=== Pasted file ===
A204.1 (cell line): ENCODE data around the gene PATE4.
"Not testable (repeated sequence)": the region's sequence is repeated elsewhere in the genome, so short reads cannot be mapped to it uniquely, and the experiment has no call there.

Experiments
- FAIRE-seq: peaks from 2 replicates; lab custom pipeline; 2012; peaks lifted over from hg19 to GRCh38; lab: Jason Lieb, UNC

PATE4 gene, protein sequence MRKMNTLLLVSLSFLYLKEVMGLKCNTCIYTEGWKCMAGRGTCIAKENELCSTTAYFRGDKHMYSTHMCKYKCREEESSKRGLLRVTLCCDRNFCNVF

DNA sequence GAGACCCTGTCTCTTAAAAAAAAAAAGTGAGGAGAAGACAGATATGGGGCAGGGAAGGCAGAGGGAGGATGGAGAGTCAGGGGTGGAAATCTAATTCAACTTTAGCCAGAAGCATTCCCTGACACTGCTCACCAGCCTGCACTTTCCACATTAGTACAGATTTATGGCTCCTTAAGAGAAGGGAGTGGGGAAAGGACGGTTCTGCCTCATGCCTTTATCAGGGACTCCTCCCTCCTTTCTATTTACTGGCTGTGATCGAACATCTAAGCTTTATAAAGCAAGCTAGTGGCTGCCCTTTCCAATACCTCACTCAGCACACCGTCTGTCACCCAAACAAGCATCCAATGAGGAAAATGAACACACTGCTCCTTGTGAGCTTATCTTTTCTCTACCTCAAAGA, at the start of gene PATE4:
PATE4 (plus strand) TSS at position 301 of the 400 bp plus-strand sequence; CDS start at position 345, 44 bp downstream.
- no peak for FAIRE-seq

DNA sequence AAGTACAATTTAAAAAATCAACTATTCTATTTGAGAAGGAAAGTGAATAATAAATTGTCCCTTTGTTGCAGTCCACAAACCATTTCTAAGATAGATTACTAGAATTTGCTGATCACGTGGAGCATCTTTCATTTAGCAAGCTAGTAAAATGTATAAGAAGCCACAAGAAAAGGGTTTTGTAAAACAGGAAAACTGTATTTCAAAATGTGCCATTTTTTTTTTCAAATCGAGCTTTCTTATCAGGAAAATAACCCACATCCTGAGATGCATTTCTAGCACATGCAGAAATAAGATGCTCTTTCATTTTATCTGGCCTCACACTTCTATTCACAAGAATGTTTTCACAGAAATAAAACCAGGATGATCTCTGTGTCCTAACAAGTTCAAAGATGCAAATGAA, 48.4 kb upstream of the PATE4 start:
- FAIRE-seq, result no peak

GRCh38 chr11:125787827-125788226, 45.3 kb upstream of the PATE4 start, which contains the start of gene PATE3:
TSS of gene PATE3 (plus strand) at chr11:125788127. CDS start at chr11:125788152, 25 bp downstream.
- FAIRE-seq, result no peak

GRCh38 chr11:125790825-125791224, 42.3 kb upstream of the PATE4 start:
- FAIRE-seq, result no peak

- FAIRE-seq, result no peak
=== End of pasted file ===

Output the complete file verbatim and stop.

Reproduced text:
A204.1 (cell line): ENCODE data around the gene PATE4.
"Not testable (repeated sequence)": the region's sequence is repeated elsewhere in the genome, so short reads cannot be mapped to it uniquely, and the experiment has no call there.

Experiments
- FAIRE-seq: peaks from 2 replicates; lab custom pipeline; 2012; peaks lifted over from hg19 to GRCh38; lab: Jason Lieb, UNC

PATE4 gene, protein sequence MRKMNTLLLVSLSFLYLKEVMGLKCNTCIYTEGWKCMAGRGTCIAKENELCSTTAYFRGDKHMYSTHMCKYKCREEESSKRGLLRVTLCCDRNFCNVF

DNA sequence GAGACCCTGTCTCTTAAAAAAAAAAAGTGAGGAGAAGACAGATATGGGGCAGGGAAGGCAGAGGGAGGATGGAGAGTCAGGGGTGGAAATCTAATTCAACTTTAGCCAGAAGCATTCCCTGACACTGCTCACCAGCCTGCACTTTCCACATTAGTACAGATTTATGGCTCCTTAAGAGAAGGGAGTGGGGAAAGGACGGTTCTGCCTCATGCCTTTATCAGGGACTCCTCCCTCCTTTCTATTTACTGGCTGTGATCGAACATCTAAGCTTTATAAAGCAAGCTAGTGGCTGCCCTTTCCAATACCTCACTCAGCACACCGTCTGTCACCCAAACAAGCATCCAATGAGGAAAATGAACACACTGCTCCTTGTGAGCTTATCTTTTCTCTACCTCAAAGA, at the start of gene PATE4:
PATE4 (plus strand) TSS at position 301 of the 400 bp plus-strand sequence; CDS start at position 345, 44 bp downstream.
- no peak for FAIRE-seq

DNA sequence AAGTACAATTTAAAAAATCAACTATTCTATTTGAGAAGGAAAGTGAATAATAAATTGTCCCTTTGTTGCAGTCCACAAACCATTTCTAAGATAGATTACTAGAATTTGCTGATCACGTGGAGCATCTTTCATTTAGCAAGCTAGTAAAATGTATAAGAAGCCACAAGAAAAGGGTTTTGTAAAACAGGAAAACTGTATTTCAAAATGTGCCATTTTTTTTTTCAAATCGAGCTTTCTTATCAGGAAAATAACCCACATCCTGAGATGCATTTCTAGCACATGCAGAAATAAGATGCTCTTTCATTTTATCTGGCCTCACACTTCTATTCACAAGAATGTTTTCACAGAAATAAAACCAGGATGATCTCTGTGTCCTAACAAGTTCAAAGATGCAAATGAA, 48.4 kb upstream of the PATE4 start:
- FAIRE-seq, result no peak

GRCh38 chr11:125787827-125788226, 45.3 kb upstream of the PATE4 start, which contains the start of gene PATE3:
TSS of gene PATE3 (plus strand) at chr11:125788127. CDS start at chr11:125788152, 25 bp downstream.
- FAIRE-seq, result no peak

GRCh38 chr11:125790825-125791224, 42.3 kb upstream of the PATE4 start:
- FAIRE-seq, result no peak

- FAIRE-seq, result no peak